While there have been tremendous technological advances in detection and quantification of water-soluble anionic PFAS in environmental samples, there are several other types of PFAS that are currently understudied because rigorous preparation and analysis methods have not been established. Any PFAS that are not readily accessible by traditional LC-MS/MS methods such as those described in EPA Method 537.1 or draft Method 1633 are included in this list, such as those PFAS that are too volatile for liquid chromatography (e.g., ultra-short-chain, ethers, telomer alcohols), PFAS that are polymeric in nature (side-chain fluoropolymers), or non-anionic PFAS (e.g., zwitterions). All of these understudied types of PFAS have been observed in the environment, and many may act as precursors to the more readily detected PFAS. Some of these may be of regulatory interest in the future in their own right. New laboratory methods to prepare environmental samples from a variety of matrices need to be developed and standardized for these types of PFAS. This would include the creation of reference materials to quantify PFAS in these matrices. Additionally, new analysis methods are required for some of these PFAS, and those methods also need interlaboratory validation.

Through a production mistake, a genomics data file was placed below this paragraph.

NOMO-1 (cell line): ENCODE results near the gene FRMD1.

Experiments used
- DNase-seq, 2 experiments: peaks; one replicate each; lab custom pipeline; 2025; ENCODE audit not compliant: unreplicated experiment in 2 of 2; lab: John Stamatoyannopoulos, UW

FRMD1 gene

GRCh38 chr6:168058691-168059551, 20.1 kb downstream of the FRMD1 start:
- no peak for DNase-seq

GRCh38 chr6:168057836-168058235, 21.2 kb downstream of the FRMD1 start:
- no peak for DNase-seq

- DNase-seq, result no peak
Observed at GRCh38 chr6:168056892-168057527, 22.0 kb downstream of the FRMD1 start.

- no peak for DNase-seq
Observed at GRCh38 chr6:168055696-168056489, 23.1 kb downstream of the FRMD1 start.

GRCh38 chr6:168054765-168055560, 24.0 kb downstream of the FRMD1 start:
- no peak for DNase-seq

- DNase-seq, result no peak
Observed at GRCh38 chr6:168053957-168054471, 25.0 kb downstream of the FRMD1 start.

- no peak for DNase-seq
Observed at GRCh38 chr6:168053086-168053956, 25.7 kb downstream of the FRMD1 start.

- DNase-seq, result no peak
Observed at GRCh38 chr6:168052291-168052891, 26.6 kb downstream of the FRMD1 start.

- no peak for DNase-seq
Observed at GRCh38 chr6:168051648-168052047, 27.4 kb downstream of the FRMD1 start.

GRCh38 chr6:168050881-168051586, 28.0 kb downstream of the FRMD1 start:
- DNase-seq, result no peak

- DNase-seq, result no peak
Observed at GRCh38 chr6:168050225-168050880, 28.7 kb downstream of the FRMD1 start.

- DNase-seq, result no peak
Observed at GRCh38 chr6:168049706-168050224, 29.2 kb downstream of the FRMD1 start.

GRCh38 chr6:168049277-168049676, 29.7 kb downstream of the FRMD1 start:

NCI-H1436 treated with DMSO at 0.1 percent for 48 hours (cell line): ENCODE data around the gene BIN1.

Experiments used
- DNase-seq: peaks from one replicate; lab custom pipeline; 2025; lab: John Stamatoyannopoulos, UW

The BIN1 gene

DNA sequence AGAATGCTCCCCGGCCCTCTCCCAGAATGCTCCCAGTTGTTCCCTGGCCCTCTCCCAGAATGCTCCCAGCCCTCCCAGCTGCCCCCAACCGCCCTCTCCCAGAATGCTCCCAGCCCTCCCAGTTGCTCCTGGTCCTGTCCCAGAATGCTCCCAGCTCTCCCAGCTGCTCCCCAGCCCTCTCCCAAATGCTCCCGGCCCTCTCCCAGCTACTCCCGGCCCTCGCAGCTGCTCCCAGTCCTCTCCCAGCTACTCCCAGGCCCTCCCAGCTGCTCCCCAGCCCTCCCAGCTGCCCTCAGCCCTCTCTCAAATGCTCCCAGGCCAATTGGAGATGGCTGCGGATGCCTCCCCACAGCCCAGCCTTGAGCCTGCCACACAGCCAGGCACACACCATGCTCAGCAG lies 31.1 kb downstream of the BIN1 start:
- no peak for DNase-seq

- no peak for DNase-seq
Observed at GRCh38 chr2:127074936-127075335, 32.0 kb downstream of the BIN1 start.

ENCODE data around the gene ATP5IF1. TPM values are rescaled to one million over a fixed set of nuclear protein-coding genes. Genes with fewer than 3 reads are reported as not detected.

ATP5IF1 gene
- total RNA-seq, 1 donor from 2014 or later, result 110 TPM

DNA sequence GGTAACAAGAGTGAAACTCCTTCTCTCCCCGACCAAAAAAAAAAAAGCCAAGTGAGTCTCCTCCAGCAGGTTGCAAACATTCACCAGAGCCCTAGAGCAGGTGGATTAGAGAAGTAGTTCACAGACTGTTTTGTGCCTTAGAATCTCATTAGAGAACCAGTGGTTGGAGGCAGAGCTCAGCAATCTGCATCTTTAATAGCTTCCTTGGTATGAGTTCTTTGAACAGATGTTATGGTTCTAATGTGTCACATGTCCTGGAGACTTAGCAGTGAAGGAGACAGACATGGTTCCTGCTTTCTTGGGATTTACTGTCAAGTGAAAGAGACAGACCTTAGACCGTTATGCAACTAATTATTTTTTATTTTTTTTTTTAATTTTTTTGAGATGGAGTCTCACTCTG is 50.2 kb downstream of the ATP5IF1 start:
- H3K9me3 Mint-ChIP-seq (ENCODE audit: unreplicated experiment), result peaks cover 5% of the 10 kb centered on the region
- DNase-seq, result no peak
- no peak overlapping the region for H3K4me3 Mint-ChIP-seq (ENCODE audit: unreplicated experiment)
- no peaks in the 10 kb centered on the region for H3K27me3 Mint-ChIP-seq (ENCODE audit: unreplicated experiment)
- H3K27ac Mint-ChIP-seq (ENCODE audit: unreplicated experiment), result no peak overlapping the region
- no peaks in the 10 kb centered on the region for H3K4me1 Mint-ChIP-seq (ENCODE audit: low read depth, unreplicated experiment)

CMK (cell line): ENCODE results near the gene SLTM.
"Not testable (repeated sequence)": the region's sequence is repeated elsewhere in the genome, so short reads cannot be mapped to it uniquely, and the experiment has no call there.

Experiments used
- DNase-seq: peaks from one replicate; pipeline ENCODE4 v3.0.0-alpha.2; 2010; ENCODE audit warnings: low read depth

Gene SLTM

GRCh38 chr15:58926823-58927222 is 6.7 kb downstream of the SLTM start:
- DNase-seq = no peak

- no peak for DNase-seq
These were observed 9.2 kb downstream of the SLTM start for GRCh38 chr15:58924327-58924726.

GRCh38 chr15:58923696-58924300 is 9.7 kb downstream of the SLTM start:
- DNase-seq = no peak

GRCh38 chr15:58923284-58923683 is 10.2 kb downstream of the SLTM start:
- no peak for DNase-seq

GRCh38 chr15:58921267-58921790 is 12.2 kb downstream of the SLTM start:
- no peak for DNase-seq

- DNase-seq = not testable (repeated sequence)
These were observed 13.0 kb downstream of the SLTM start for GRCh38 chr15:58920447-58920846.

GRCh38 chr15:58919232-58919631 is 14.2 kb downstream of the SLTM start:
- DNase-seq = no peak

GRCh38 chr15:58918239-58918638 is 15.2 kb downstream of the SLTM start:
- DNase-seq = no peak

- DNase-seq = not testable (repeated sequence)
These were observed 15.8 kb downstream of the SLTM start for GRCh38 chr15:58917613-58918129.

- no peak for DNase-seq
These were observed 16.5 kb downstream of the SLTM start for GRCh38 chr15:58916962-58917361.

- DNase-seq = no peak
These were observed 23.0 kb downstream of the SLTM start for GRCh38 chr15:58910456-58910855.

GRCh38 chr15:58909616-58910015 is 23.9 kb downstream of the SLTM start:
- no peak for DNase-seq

The cost and time to meet the requirements of this SON were at the discretion of the proposer. Proposers submitting a Standard Proposal had to provide the rationale for this scale. The two options are as follows:
Standard Proposals: These proposals describe a complete research effort. The proposer should incorporate the appropriate time, schedule, and cost requirements to accomplish the scope of work proposed. SERDP projects normally run from two to five years in length and vary considerably in cost consistent with the scope of the effort. It is expected that most proposals will fall into this category.
Limited Scope Proposals: Proposers with innovative approaches to the SON that entail high technical risk or have minimal supporting data may submit a Limited Scope Proposal for funding up to $250,000 and approximately one year in duration. Such proposals may be eligible for follow-on funding if they result in a successful initial project. The objective of these proposals should be to acquire the data necessary to demonstrate proof-of-concept or reduction of risk that will lead to development of a future Standard Proposal. Proposers should submit Limited Scope Proposals in accordance with the SERDP Core Solicitation instructions and deadlines.